Album review: Rhye – Blood

With an opening tone that could comfortably be likened to Sade (a point that has been noted before) comes “Waste”, the opening track of the album. Utilising his distinctive vocals, Michael Milosh effects a sighing, haunting contralto to draw us into a gorgeous soul track, and an opening to Rhye’s debut album, Blood.

This, however, is not a sign of things to come on this album. Whilst Rhye started as a collaborative effort between lead singer and songwriter Michael Milosh and renowned multi-instrumentalist, Robin Hannibal, Hannibal’s departure has since been confirmed, and the mysterious, internet-based group is now classified as a “musical collective”. After having promoted themselves with a sporadic release of tracks, posters written in the illegible wingdings font and various information that was almost impossible to tie back to them, Milosh confirmed the Cophenhagen-based Hannibal’s absence from the project.

With a few common themes tying them together, such as an over-reaching theme of soul-pop, and the distinctive, androgynous vocals from Milosh, it is clear there’s been a lot of cooks at this particular broth.

“Feel Your Weight” departs from the Sade-like soul-pop ballad into something altogether more electronic, bordering on minimalistic house as a back drop for a sensually sung melody over the top of it, whereas “Please”, on the other side of the ballad coin, bring us something far more melancholy, despite keeping the same house-style samples, overlaid instead with less bass, and more piano and string melodies to keep the tone intimate.

Songs such as “Taste” bring something altogether more reminiscent of 70’s funk to the mix. With a powerful and entrancing bass line keeping the experimental melody, loaded with everything from sighing, breathy vocals, airy flutes and other assorted woodwind influences and even the addition of a violin melody the song could easily be seen as self-indulgent and needlessly overcomplicated. “Taste” however, somehow sidesteps this giant musical landmine, and brings us something unique and memorable, even if it can’t be categorised by genre that easily.

This isn’t to say that every track is done so deftly. With such a range of influences, not every song was going to be a winner. “Count To Five” has moments linking BeeGee’s style disco-pop to Sigur Ros style atmospheric tones. I may love Sigur Ros, but I’m not exactly looking to hear their material played in a 70’s discohall.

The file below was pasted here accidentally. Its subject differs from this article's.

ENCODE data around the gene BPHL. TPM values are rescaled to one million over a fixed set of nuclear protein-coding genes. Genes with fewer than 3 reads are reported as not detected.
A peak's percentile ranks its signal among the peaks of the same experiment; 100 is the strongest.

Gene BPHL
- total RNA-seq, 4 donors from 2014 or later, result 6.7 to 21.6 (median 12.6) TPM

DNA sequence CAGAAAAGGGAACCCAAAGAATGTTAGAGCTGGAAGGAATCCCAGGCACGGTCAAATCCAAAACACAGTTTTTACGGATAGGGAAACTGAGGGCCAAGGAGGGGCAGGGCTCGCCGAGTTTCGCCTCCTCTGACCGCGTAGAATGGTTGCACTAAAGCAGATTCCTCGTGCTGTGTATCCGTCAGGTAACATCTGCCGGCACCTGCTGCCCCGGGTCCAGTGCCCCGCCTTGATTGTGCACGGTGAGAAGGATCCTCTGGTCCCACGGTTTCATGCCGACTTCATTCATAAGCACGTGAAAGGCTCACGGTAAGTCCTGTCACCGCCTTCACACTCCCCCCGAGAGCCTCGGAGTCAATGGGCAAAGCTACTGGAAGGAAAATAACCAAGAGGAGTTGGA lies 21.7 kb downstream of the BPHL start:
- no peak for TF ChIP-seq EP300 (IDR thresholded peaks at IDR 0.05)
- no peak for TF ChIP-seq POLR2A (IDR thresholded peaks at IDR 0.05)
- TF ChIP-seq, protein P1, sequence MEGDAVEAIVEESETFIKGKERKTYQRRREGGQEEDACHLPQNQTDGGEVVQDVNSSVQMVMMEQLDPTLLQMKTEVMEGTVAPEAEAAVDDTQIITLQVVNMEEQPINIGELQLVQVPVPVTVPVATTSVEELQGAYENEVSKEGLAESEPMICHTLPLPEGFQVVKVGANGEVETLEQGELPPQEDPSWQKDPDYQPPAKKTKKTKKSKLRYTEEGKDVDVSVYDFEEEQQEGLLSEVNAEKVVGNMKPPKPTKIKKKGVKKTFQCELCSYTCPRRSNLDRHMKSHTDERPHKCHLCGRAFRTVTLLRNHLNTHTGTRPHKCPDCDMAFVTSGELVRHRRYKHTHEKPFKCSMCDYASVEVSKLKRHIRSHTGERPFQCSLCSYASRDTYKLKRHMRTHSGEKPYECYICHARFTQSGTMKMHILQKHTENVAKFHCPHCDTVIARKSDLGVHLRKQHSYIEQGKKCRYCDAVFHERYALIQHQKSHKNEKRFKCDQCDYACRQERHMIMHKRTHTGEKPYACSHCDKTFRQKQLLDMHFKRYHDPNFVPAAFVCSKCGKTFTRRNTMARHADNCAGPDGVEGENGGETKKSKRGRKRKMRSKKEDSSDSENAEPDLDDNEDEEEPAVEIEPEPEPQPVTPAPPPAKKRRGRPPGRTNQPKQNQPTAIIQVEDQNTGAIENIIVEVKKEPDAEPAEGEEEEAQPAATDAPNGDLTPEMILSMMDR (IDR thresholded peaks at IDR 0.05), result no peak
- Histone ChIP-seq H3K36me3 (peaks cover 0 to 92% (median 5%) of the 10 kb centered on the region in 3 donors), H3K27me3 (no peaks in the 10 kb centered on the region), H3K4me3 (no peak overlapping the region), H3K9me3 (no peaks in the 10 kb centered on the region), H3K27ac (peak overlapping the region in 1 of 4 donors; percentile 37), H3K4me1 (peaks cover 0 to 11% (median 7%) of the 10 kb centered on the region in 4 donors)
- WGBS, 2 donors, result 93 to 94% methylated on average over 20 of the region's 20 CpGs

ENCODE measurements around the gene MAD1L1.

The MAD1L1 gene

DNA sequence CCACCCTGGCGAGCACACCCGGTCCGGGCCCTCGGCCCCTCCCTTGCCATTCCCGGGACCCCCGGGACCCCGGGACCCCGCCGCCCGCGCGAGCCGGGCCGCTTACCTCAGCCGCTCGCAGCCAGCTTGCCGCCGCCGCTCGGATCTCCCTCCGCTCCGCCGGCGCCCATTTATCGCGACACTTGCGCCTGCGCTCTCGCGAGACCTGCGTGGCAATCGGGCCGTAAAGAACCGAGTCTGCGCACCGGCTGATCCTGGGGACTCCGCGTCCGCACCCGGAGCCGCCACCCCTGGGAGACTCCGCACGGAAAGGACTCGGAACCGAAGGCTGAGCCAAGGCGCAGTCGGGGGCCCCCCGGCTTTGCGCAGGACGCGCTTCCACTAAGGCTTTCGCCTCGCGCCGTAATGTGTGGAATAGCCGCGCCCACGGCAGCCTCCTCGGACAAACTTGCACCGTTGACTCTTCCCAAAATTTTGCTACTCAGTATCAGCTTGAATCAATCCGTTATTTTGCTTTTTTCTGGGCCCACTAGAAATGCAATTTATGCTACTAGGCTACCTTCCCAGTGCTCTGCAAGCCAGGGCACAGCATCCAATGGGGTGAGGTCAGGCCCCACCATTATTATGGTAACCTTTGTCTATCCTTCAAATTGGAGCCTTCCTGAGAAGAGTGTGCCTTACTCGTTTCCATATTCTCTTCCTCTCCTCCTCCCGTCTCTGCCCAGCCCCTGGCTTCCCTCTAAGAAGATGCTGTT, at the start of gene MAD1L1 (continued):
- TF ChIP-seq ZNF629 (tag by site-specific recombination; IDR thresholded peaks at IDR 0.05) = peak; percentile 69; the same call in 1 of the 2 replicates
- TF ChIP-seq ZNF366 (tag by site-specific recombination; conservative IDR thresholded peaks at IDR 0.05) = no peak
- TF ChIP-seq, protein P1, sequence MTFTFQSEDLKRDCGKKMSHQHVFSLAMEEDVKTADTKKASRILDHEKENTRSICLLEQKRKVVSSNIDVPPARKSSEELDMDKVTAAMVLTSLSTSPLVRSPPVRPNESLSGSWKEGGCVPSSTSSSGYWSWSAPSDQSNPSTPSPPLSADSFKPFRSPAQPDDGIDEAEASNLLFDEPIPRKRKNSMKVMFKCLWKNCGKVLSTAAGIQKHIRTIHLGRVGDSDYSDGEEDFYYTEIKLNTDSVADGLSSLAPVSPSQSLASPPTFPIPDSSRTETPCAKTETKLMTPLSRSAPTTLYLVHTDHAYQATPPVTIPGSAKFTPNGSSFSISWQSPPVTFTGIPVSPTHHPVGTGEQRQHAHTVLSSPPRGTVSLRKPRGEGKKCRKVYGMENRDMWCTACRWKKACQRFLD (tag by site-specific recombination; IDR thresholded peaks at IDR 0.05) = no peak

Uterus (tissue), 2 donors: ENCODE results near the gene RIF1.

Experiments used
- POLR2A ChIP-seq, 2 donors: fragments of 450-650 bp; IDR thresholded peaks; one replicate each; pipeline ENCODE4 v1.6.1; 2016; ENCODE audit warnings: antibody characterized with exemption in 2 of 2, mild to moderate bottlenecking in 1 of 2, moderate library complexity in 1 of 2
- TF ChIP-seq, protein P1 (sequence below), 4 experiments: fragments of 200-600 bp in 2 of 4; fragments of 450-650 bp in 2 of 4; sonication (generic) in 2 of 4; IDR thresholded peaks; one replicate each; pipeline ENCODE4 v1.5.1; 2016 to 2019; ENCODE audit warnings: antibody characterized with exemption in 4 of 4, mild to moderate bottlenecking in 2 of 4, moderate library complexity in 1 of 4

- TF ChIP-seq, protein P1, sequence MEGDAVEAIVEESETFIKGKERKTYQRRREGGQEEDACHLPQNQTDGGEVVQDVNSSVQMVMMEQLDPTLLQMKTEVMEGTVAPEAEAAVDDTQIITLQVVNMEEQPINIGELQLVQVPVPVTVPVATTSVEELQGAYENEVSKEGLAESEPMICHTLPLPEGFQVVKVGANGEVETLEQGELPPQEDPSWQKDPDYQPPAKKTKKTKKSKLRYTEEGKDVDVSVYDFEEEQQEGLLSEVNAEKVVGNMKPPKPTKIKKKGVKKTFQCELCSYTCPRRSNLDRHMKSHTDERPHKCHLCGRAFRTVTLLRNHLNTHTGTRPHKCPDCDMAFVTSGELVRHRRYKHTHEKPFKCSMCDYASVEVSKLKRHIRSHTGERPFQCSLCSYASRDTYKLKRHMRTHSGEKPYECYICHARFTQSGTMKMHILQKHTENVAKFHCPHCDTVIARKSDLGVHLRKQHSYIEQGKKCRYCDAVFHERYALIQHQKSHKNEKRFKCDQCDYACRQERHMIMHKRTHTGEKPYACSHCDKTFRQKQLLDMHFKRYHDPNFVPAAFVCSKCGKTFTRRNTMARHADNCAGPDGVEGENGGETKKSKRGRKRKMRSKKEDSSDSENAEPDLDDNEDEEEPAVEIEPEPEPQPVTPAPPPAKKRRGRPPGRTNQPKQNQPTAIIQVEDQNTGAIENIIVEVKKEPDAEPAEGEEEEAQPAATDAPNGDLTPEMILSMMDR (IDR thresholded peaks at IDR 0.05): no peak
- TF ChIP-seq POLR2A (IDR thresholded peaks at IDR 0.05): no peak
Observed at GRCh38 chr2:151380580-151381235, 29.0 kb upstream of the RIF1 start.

With a bass line that suits the same era, reborn like its namesake, comes “Phoenix”. The track is minimalist, yet undeniably funky; a combination that I was sure I’d never manage to find. That said, I’m still inclined to state that just because something can exist, it doesn’t mean it should. The combination is jarring, alien and not altogether pleasant.

All of these points aside, I still found myself giving it multiple listens. It’s a solid reminder that music is very much still art, still a collaborative process at its heart and not something that needs to be clinically produced, sterilised and easily accessible to all.

“Blood Knows” however, ends up stumbling and has a similar pitfall to “Count To Five”. With a gorgeous, complex arpeggiated guitar melody complementing Milosh’s vocals, this reviewer fails to see the need for the addition of popcorn-like synth tones in the opening half. Thankfully, the song resumes the form it should’ve taken from the start around the midway marker, but the point remains, there are tracks on the album that could’ve done with fewer hands in their engineering.

“Softly” and “Sinful” work beautifully as a pair of tracks to end the album, leaving us with a sensual blend of guitars, ethereal tones, complex basslines and ghostly vocal melodies between them, and serving a memorable touchstone on which to end the album.

Rhye have done good work here, of that there’s no doubt. Each collaborator is clearly talented, and the production has been sympathetic to the original sound intended. The album however, is likely to be divisive across reviews and listeners. Being impossible to pin down an overall theme and tone to the album means it doesn’t fall neatly into a pigeonhole, but if you’re looking for something new, it demands attention. Why not pop by your local Richer Sounds to hear this album in one of our demo rooms today?





Author: Steve, Southgate store